If you were to ask a random pool of Valencians which they consider to be the city’s hippest neighborhood… well, Ruzafa would probably be the winner. But it wouldn’t be a blow-out. The northern district of Benimaclet is smaller and less well-known, but it has a young population, excellent restaurants, and a cool vibe all its own.
At either end of the Plaza de la Reina, you’ll find Valencia’s two most emblematic church towers. The Micalet, or “Little Michael,” is attached to the city cathedral, while the bell tower of the Santa Catalina church is at the end of Calle Paz. Both towers can be ascended; the ticket price is negligible, but the cost to your legs will be great.
Housed in the dried-out skeleton of the world’s biggest whale, the Prince Felipe Science Museum is worth visiting primarily for the other-worldly architecture of Santiago Calatrava. A joint ticket will allow you to check out the exhibits here, and catch a show at the IMAX theater in the nearby Hemsiferic.
The Mercado de Colón opened its doors in 1916 as a marketplace for the well-to-do residents of the Ensanche (or “Expansion”), which was at the time Valencia’s newest neighborhood. Today, the fruit and veggie sellers have been replaced by cafes, and the Mercado de Colón has evolved into a popular location in which to hang out with friends and relax.
An array of futuristic buildings occupying the eastern end of the Turia Riverbed Park, the City of Arts and Sciences is easily Valencia’s most distinctive feature. When people think “Valencia,” the sharp white lines, shallow blue pools and tile-covered curves of Santiago Calatrava’s creations are generally what spring to mind.
Following the San Martín Obispo and San Esteban, the San Juan de la Cruz completes Valencia’s trio of churches which have been recently restored to their original Baroque brilliance. Like its brothers, this is one of the city’s oldest churches, founded in 1343, immediately after the Reconquista. And also like its brothers, it’s just… wow.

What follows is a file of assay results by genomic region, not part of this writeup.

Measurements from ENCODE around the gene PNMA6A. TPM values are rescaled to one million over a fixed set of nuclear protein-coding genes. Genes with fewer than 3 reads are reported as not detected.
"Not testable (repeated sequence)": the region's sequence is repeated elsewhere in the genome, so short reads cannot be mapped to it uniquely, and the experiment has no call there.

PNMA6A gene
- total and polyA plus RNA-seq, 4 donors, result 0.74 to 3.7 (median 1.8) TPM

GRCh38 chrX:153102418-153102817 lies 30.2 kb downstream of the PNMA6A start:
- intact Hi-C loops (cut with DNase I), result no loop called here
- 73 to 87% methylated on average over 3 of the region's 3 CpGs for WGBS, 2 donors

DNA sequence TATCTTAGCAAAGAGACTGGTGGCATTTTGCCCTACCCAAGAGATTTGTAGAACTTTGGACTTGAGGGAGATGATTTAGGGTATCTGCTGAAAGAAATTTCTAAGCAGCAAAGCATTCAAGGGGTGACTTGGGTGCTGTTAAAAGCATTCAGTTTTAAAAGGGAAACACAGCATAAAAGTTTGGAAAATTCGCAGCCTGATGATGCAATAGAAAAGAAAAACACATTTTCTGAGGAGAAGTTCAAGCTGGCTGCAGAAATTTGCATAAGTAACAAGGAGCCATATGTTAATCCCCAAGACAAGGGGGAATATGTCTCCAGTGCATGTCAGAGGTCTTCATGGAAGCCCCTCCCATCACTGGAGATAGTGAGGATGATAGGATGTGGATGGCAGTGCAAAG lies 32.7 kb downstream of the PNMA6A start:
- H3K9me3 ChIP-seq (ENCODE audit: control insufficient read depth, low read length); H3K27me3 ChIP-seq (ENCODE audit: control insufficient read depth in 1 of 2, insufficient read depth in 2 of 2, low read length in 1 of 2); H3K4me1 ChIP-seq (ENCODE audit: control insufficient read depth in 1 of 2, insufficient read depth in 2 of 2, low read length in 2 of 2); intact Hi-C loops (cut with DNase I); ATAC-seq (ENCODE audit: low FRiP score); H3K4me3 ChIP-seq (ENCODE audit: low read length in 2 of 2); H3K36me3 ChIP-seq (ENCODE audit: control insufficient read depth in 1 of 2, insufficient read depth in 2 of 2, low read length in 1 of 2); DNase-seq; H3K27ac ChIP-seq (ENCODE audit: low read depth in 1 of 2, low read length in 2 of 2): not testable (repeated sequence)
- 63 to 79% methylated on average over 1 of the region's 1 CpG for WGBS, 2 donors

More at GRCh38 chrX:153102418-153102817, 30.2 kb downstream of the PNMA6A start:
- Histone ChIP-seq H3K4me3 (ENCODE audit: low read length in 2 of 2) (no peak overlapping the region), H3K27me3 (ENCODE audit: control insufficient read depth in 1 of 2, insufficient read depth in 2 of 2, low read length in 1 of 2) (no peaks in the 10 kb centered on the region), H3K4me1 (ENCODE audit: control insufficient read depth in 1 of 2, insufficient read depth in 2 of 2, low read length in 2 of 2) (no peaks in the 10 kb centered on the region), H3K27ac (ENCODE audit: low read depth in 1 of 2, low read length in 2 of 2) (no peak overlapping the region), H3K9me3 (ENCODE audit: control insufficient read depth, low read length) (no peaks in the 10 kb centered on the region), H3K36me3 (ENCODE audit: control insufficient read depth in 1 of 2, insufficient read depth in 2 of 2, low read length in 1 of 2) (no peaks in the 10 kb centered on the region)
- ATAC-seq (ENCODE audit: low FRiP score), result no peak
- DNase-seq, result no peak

Back in 2010, Valencia unveiled the results of an effort to restore three of its most impressive Baroque-era churches: the San Martín, San Esteban and San Juan de la Cruz, all located a short distance from each other in the city center. If any of these had been my childhood church, I might have grown up with a different idea of “God”: not some wizened, white-bearded grump sitting on a cloud, but a flamboyant show-off with a flair for the extravagant.
Directly across from the Mercado Central, La Lonja de la Seda (Silk Exchange) is Valencia’s most historic building, and its only UNESCO World Heritage Site. Built between 1482 and 1548 at the height of Valencia’s Golden Age, the Lonja is like a church devoted to the god of commerce.
With hundreds of stalls selling fruits, veggies and meat, Valencia’s Mercado Central is among the largest fresh food markets in Europe. And although it has become one of the city’s principal tourist attractions, it’s remained popular among locals as well, many of whom do their everyday shopping here.
A thousand years ago, a formidable set of walls protected Valencia from marauders and invading armies, and anyone hoping to gain access to the city had to pass through one of its twelve monumental gates. Today, the medieval walls have disappeared, but two gates remain: the Torres de Serranos to the north, and the Torres de Quart to the west.